The seventh step of this embodiment of the present invention preferably provides for the photo resist masking off of those regions within which an alternative device structure is to be formed. As shown in FIG. 17, the region within which an NMOS is to be formed is masked off while the PMOS region is exposed to ion implantations which preferably form a self-aligned n-doped local well 69. Similarly, as shown in FIG. 18, the region within which a PMOS is to be formed is masked off while the NMOS region is exposed to ion implantations which preferably form a self-aligned p-doped local well 68. It is to be appreciated that while this embodiment describes the masking off of the NMOS region followed by the masking off of the PMOS region, the present invention is not to be so limited. Either region, NMOS or PMOS, may be formed prior to the formation of the other region. Additionally, an NMOS or PMOS region may be separately formed regardless of whether a counterpart PMOS or NMOS region is formed.

After implanting the local wells 68 and 69, the gate regions 59 are cleaned and the oxide layer 40 in the gate regions 59 is suitably removed (as shown in FIG. 19). The device is then preferably baked at a sufficient temperature to ensure the structures formed up to this point are fixed in the wafer structure. RTP or similar device baking techniques known in the art may be utilized to ensure the well and junction regions are electrically activated and any defects are annealed. Additionally, these baking processes are preferably performed using known techniques to ensure the surface is suitable for epitaxial deposition of the channel film.

The eighth step of this embodiment of the present invention preferably provides for the deposition of the channel material 70 (as shown in FIG. 20). Preferably the deposition is performed epitaxially and is selectively applied; the channel material selected is an undoped film which provides for maximum electron and hole mobility. Since the process flow of the present invention preferably does not expose the channel materials to the high temperatures commonly utilized in forming the well and junction structures, the channel material may preferably be a silicon based alloy with a narrower band-gap and lower effective masses (electron and hole). However, the present invention is not to be construed as being limited to only silicon based alloys, any material which can be deposited pseudo-morphically on silicon is considered to be within the scope of the present invention.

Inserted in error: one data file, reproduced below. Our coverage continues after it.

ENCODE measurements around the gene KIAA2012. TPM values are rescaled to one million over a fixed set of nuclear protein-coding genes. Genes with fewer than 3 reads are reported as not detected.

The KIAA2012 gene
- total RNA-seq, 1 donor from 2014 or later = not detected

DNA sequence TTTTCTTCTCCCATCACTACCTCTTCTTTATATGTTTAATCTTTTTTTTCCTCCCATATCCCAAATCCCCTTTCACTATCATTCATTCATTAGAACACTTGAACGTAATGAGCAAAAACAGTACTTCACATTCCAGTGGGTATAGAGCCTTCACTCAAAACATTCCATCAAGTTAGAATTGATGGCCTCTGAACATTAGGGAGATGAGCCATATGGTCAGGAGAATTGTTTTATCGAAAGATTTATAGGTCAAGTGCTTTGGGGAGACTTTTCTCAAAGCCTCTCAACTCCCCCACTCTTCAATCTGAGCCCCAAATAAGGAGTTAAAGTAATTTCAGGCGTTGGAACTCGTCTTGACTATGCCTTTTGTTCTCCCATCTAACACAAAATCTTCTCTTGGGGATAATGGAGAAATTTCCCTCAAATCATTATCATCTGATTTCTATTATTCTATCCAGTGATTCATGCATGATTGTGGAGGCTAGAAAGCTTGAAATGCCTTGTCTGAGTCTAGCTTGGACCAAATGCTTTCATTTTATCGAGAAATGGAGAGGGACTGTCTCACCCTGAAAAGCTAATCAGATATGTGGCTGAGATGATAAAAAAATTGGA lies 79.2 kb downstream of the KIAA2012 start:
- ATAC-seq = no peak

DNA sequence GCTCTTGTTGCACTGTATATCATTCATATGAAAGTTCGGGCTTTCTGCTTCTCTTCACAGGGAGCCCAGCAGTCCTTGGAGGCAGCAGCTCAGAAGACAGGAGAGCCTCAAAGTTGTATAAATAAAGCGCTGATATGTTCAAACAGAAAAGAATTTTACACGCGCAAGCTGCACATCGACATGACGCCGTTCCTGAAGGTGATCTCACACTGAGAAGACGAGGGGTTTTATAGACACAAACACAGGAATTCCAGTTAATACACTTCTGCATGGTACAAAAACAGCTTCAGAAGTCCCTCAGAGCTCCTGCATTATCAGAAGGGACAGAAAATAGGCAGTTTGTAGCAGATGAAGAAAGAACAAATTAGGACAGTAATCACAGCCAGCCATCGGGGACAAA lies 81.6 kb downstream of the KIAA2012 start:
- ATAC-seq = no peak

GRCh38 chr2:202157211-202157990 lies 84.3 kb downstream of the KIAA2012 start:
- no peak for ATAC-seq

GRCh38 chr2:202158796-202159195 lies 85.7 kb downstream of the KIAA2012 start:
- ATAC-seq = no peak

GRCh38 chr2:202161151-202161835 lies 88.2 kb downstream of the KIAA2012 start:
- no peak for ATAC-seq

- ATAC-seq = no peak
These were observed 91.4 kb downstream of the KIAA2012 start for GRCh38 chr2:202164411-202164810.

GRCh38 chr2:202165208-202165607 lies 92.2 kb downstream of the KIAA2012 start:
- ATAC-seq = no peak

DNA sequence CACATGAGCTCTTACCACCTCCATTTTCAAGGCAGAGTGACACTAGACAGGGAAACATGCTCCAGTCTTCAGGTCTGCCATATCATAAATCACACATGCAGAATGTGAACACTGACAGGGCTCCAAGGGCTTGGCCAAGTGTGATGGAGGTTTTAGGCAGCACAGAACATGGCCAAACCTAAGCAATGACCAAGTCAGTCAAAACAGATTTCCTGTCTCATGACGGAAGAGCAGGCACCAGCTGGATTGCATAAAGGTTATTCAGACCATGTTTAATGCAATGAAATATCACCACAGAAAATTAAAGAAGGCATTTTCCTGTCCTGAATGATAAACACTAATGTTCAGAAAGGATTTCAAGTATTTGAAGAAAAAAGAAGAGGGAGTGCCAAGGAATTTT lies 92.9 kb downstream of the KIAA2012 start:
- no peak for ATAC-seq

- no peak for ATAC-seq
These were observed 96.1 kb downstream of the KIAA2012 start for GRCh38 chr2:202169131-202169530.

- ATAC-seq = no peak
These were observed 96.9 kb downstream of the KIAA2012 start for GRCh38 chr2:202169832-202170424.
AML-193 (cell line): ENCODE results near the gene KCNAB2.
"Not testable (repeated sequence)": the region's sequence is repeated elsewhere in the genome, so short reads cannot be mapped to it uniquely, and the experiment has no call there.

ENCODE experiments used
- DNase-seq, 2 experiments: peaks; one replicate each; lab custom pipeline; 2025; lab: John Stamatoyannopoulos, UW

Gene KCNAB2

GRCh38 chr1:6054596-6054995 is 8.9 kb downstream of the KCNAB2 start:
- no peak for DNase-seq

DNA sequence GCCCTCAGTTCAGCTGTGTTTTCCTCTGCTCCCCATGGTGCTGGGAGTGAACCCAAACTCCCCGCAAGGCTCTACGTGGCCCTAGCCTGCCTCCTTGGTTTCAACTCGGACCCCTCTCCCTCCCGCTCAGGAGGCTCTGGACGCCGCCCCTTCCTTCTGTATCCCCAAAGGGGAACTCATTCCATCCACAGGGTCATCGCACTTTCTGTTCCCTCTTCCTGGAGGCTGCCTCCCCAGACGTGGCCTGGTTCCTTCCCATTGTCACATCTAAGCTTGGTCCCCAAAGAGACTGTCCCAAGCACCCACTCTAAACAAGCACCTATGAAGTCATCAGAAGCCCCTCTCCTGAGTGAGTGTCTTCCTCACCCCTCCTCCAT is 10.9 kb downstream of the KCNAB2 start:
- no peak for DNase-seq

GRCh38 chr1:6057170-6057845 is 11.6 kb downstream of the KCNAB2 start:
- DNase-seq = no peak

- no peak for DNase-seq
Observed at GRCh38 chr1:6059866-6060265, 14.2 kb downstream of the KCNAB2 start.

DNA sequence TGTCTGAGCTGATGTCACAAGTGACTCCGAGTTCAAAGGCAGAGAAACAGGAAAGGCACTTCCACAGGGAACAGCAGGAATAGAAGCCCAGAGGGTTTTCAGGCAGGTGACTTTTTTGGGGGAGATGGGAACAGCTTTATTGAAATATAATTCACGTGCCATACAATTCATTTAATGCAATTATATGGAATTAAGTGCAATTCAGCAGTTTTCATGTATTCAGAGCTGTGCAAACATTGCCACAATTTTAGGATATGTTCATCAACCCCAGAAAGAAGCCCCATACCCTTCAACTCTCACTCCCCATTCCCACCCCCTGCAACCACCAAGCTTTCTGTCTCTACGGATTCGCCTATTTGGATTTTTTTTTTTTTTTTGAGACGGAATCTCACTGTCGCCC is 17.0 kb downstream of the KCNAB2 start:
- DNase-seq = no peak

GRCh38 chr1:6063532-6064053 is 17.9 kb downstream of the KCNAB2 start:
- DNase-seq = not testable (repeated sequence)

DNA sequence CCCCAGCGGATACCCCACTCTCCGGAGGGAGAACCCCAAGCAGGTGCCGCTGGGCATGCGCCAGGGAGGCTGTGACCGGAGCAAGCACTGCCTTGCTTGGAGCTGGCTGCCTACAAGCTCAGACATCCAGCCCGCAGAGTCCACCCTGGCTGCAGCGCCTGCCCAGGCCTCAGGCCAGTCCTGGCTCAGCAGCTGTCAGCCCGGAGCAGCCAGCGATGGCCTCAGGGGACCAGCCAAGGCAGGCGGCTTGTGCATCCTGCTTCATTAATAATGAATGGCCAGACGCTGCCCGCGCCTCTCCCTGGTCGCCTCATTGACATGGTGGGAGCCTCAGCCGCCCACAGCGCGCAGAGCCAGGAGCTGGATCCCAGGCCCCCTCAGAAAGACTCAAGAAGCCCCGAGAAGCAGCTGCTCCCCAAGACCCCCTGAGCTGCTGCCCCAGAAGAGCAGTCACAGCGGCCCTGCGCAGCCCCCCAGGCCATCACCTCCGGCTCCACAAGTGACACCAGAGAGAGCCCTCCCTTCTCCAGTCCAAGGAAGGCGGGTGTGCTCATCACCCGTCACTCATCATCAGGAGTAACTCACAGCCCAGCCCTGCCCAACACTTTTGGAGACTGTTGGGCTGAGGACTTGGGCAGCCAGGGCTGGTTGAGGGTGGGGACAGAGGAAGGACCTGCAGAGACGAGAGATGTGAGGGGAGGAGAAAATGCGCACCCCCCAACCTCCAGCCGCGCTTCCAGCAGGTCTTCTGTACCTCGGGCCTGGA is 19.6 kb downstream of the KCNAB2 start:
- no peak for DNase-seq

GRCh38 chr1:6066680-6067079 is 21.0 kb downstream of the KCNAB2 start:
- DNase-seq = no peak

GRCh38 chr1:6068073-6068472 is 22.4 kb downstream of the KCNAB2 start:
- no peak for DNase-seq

The ninth step of this embodiment of the present invention preferably provides for the formation of the gate stack. The formation of the gate stack preferably begins with the in-situ deposition of a gate insulator 72 above the channel 70 (as shown in FIG. 21). Preferably the gate insulator is such that a very large capacitance is obtained. Metal oxides, including compounds such as Ta2 O5 or TiO2 (both of which may be suitably deposited via CVD), which preferably provide a larger capacitance than silicon dioxide (SiO2), may be utilized in the present invention as the gate insulator because the process of the present invention generally does not expose the gate insulator to high temperatures. Thus, concerns with the vaporization or deformation of the gate insulator during RTP or similar processes are eliminated, thereby allowing a higher gate capacitance to be obtained. However, the present invention is not limited to the use of a metallic oxide as the gate insulator, any compound (including silicon dioxides, silicon nitrides, or the like) which provides the desired capacitance and insulation (both physical and electrical) may be utilized.